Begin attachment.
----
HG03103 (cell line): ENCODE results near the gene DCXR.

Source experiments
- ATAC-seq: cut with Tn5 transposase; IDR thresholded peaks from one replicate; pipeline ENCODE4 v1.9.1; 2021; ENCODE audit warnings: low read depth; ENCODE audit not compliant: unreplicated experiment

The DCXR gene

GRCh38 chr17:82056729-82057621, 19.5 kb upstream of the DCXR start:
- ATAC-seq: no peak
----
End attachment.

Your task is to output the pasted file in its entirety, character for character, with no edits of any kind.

HG03103 (cell line): ENCODE results near the gene DCXR.

Source experiments
- ATAC-seq: cut with Tn5 transposase; IDR thresholded peaks from one replicate; pipeline ENCODE4 v1.9.1; 2021; ENCODE audit warnings: low read depth; ENCODE audit not compliant: unreplicated experiment

The DCXR gene

GRCh38 chr17:82056729-82057621, 19.5 kb upstream of the DCXR start:
- ATAC-seq: no peak